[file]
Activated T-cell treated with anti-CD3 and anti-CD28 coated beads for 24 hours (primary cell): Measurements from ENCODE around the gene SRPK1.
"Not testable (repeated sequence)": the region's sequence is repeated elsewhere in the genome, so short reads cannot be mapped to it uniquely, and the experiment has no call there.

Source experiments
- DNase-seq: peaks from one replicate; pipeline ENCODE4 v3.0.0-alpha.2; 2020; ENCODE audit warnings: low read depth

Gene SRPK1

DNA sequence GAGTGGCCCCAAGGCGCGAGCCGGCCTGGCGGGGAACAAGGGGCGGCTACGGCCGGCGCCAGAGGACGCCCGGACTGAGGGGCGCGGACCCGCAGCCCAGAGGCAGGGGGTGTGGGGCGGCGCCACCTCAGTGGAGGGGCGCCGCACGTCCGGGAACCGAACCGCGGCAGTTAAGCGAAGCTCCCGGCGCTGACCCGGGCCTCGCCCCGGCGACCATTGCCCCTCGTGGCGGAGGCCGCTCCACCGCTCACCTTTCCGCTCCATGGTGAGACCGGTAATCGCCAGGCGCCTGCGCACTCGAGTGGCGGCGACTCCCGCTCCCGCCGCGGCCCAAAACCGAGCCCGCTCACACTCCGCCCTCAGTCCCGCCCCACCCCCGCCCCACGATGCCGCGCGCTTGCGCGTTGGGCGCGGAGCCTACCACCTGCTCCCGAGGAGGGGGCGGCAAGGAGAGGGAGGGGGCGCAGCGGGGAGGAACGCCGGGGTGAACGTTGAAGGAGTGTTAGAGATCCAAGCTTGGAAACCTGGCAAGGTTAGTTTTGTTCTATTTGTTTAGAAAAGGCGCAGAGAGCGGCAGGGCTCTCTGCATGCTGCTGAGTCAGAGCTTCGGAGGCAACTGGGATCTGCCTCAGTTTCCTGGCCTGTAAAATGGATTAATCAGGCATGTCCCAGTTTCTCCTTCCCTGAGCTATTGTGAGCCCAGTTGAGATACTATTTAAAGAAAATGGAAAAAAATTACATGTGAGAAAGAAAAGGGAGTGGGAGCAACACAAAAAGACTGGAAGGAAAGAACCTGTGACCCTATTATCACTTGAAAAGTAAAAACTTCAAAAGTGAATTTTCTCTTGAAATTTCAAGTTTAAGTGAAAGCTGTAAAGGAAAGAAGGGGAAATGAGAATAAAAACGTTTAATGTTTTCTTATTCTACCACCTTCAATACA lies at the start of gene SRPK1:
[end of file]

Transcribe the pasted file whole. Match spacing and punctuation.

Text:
Activated T-cell treated with anti-CD3 and anti-CD28 coated beads for 24 hours (primary cell): Measurements from ENCODE around the gene SRPK1.
"Not testable (repeated sequence)": the region's sequence is repeated elsewhere in the genome, so short reads cannot be mapped to it uniquely, and the experiment has no call there.

Source experiments
- DNase-seq: peaks from one replicate; pipeline ENCODE4 v3.0.0-alpha.2; 2020; ENCODE audit warnings: low read depth

Gene SRPK1

DNA sequence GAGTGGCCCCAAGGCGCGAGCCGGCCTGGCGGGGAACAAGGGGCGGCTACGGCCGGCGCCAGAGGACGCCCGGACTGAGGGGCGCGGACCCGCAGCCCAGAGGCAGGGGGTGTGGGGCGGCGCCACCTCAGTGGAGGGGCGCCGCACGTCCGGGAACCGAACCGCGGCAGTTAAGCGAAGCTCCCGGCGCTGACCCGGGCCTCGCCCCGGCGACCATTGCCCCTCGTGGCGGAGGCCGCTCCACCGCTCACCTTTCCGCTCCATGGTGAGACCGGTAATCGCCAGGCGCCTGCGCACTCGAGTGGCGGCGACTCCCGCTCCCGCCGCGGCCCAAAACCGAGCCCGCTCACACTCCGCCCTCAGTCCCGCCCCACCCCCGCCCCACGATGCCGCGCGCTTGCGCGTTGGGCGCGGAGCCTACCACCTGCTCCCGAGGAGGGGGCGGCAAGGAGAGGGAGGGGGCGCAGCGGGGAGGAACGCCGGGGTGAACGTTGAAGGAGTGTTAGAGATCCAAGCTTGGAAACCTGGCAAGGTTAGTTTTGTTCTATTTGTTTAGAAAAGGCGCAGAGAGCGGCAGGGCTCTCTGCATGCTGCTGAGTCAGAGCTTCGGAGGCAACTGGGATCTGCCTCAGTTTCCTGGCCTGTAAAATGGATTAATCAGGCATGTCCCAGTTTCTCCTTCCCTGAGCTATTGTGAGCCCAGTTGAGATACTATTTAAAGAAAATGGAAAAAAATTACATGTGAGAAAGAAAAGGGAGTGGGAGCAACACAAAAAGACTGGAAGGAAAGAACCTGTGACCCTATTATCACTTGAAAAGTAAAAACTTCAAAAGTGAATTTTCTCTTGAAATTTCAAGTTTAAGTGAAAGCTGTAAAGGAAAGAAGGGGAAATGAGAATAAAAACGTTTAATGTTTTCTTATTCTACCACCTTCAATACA lies at the start of gene SRPK1: